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Title: Predicting Chronic Climate-Driven Disturbances and Their Mitigation

Abstract

Society increasingly demands the stable provision of ecosystem resources to support our population. Resource risks from climate-driven disturbances, including drought, heat, insect outbreaks, and wildfire, are growing as a chronic state of disequilibrium results from increasing temperatures and a greater frequency of extreme events. This confluence of increased demand and risk may soon reach critical thresholds. Here, we explain here why extreme chronic disequilibrium of ecosystem function is likely to increase dramatically across the globe, creating no-analog conditions that challenge adaptation. We also present novel mechanistic theory that combines models for disturbance mortality and metabolic scaling to link size-dependent plant mortality to changes in ecosystem stocks and fluxes. Our efforts must anticipate and model chronic ecosystem disequilibrium to properly prepare for resilience planning.

Authors:
 [1];  [2];  [2];  [2];  [2];  [3];  [4];  [2]
  1. Pacific Northwest National Lab. (PNNL), Richland, WA (United States)
  2. Los Alamos National Lab. (LANL), Los Alamos, NM (United States)
  3. Colorado School of Mines, Golden, CO (United States). Geology and Geological Engineering Dept.
  4. United States Geological Survey, Los Alamos, NM (United States). Jemez Mountain Field Station
Publication Date:
Research Org.:
Pacific Northwest National Lab. (PNNL), Richland, WA (United States)
Sponsoring Org.:
USDOE
OSTI Identifier:
1413486
Report Number(s):
PNNL-SA-129507
Journal ID: ISSN 0169-5347; PII: S0169534717302616
Grant/Contract Number:
WSC-1204787; AC05-76RL01830
Resource Type:
Journal Article: Accepted Manuscript
Journal Name:
Trends in Ecology and Evolution
Additional Journal Information:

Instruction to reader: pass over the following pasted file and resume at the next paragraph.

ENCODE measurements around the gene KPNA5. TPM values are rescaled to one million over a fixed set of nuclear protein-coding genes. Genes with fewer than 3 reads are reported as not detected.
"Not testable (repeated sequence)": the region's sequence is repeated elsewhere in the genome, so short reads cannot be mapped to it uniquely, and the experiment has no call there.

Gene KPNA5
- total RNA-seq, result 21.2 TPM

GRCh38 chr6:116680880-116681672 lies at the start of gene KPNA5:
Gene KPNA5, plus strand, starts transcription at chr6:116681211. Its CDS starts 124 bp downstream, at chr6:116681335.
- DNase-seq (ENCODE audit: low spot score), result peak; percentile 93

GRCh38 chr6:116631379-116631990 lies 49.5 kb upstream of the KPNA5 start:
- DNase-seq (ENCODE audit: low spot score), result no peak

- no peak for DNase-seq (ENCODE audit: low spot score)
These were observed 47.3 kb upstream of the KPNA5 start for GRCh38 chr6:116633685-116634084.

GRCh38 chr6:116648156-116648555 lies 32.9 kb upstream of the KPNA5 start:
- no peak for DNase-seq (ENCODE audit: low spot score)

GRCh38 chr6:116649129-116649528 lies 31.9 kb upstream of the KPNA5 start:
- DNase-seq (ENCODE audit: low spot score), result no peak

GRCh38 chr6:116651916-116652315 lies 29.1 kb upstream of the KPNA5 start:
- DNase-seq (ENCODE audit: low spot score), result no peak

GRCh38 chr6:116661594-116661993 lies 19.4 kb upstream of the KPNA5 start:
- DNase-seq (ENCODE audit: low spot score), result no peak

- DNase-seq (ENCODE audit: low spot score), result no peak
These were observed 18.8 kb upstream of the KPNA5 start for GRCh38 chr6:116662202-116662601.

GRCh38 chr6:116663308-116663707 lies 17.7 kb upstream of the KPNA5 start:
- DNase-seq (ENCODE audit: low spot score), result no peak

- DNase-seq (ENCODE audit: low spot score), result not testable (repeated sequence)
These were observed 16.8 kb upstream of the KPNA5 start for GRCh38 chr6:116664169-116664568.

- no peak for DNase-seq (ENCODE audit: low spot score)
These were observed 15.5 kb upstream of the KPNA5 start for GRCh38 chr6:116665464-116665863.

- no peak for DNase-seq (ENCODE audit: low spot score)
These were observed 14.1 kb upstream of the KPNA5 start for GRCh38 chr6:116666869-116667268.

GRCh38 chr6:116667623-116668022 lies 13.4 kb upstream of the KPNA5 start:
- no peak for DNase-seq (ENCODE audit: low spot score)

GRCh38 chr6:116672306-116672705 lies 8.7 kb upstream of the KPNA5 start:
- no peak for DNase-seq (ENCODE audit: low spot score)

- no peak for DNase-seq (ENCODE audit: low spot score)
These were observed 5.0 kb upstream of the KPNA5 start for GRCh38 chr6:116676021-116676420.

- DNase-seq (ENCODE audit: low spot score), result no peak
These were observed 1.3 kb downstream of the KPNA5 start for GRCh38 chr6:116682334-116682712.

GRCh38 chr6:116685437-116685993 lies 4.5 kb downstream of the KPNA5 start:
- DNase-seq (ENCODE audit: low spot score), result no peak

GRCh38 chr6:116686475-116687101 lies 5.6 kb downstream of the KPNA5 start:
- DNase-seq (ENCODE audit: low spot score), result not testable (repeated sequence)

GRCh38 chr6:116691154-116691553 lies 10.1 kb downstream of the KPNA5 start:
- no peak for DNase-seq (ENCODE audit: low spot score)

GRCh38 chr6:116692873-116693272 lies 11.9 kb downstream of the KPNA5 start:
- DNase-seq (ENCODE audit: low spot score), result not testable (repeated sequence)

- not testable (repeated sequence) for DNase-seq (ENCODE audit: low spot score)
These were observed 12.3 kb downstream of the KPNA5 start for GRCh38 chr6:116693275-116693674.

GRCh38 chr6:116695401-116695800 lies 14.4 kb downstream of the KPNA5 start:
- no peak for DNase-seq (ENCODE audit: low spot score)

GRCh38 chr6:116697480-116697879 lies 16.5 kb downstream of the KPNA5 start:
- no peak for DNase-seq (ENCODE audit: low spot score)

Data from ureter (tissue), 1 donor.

Journal Volume: 33; Journal Issue: 1; Journal ID: ISSN 0169-5347
Country of Publication:
United States
Language:
English
Subject:
54 ENVIRONMENTAL SCIENCES; disequilibrium; ecosystem theory; hydrology

Citation Formats

McDowell, Nate G., Michaletz, Sean T., Bennett, Katrina E., Solander, Kurt C., Xu, Chonggang, Maxwell, Reed M., Allen, Craig D., and Middleton, Richard S.. Predicting Chronic Climate-Driven Disturbances and Their Mitigation. United States: N. p., 2017. Web. doi:10.1016/J.TREE.2017.10.002.
McDowell, Nate G., Michaletz, Sean T., Bennett, Katrina E., Solander, Kurt C., Xu, Chonggang, Maxwell, Reed M., Allen, Craig D., & Middleton, Richard S.. Predicting Chronic Climate-Driven Disturbances and Their Mitigation. United States. doi:10.1016/J.TREE.2017.10.002.
McDowell, Nate G., Michaletz, Sean T., Bennett, Katrina E., Solander, Kurt C., Xu, Chonggang, Maxwell, Reed M., Allen, Craig D., and Middleton, Richard S.. 2017. "Predicting Chronic Climate-Driven Disturbances and Their Mitigation". United States. doi:10.1016/J.TREE.2017.10.002.
@article{osti_1413486,
title = {Predicting Chronic Climate-Driven Disturbances and Their Mitigation},
author = {McDowell, Nate G. and Michaletz, Sean T. and Bennett, Katrina E. and Solander, Kurt C. and Xu, Chonggang and Maxwell, Reed M. and Allen, Craig D. and Middleton, Richard S.},
abstractNote = {Society increasingly demands the stable provision of ecosystem resources to support our population. Resource risks from climate-driven disturbances, including drought, heat, insect outbreaks, and wildfire, are growing as a chronic state of disequilibrium results from increasing temperatures and a greater frequency of extreme events. This confluence of increased demand and risk may soon reach critical thresholds. Here, we explain here why extreme chronic disequilibrium of ecosystem function is likely to increase dramatically across the globe, creating no-analog conditions that challenge adaptation. We also present novel mechanistic theory that combines models for disturbance mortality and metabolic scaling to link size-dependent plant mortality to changes in ecosystem stocks and fluxes. Our efforts must anticipate and model chronic ecosystem disequilibrium to properly prepare for resilience planning.},
doi = {10.1016/J.TREE.2017.10.002},
journal = {Trends in Ecology and Evolution},
number = 1,
volume = 33,
place = {United States},
year = 2017,
month =
}

Journal Article:
Free Publicly Available Full Text
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